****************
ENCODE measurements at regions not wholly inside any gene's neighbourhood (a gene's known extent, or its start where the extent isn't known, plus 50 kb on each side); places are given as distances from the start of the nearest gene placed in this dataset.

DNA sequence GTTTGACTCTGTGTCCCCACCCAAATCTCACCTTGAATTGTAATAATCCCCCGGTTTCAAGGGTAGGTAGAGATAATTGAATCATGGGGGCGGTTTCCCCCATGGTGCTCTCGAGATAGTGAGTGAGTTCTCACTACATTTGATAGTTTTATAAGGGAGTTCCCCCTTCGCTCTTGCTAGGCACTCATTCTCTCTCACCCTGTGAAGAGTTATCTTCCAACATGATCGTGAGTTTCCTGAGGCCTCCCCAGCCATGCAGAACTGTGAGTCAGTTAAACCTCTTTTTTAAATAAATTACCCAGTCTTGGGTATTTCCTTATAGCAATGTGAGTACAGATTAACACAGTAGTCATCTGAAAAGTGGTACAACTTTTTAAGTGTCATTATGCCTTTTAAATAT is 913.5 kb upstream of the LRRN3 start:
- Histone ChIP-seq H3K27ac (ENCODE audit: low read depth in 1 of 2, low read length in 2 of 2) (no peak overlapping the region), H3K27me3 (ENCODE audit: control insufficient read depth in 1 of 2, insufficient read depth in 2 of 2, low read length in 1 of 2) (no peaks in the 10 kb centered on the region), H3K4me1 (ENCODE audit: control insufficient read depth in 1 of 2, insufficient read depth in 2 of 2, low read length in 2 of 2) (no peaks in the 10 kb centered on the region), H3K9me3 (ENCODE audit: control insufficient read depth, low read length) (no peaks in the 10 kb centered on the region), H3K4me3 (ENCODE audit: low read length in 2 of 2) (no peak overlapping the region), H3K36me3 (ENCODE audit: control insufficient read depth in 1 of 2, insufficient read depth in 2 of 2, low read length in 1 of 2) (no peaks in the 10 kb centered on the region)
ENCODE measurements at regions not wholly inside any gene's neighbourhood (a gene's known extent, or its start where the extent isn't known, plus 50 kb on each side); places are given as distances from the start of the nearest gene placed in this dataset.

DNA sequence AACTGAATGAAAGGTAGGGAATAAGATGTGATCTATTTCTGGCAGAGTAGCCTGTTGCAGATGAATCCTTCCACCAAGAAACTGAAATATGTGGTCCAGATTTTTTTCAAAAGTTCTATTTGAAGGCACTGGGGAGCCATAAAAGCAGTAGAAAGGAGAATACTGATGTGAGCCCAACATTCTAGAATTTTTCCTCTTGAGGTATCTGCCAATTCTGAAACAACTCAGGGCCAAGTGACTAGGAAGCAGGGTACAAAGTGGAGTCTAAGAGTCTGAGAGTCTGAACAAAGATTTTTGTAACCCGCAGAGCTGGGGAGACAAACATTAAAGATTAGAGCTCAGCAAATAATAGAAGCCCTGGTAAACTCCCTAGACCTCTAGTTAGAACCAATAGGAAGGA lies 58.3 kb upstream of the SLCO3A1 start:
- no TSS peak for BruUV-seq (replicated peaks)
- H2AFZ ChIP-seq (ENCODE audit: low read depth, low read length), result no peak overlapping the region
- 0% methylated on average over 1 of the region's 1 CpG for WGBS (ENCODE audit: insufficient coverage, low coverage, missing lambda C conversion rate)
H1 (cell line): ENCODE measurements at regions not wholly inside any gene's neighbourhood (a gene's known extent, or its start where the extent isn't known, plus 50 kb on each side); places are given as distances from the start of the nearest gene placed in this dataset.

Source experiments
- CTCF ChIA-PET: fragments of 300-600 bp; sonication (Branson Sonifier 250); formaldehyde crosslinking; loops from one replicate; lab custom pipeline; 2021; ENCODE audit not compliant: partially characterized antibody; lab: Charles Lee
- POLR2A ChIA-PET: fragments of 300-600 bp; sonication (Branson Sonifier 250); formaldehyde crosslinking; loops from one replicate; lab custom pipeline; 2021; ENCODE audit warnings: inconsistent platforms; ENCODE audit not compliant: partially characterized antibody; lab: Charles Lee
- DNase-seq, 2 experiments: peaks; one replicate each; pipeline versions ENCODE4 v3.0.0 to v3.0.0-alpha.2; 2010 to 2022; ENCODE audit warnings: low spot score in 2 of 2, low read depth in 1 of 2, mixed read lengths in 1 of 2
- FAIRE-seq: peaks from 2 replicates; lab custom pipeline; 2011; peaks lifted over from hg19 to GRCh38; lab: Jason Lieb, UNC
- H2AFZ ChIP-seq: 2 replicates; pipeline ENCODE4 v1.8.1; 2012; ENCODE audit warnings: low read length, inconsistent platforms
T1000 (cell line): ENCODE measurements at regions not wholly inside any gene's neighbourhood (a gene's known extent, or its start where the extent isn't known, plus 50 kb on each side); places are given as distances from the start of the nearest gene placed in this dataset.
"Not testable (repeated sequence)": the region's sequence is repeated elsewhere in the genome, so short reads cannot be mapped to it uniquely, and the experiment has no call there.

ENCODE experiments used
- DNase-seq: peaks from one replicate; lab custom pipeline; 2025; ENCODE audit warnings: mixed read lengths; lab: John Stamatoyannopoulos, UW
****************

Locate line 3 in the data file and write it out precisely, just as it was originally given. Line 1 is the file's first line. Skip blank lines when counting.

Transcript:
- Histone ChIP-seq H3K27ac (ENCODE audit: low read depth in 1 of 2, low read length in 2 of 2) (no peak overlapping the region), H3K27me3 (ENCODE audit: control insufficient read depth in 1 of 2, insufficient read depth in 2 of 2, low read length in 1 of 2) (no peaks in the 10 kb centered on the region), H3K4me1 (ENCODE audit: control insufficient read depth in 1 of 2, insufficient read depth in 2 of 2, low read length in 2 of 2) (no peaks in the 10 kb centered on the region), H3K9me3 (ENCODE audit: control insufficient read depth, low read length) (no peaks in the 10 kb centered on the region), H3K4me3 (ENCODE audit: low read length in 2 of 2) (no peak overlapping the region), H3K36me3 (ENCODE audit: control insufficient read depth in 1 of 2, insufficient read depth in 2 of 2, low read length in 1 of 2) (no peaks in the 10 kb centered on the region)